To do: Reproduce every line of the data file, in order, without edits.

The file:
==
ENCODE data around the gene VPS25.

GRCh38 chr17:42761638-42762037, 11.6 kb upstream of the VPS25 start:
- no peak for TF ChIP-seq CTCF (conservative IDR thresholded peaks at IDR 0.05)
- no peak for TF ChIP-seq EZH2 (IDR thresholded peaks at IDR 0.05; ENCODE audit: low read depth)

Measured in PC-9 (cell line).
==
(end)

ENCODE data around the gene VPS25.

GRCh38 chr17:42761638-42762037, 11.6 kb upstream of the VPS25 start:
- no peak for TF ChIP-seq CTCF (conservative IDR thresholded peaks at IDR 0.05)
- no peak for TF ChIP-seq EZH2 (IDR thresholded peaks at IDR 0.05; ENCODE audit: low read depth)

Measured in PC-9 (cell line).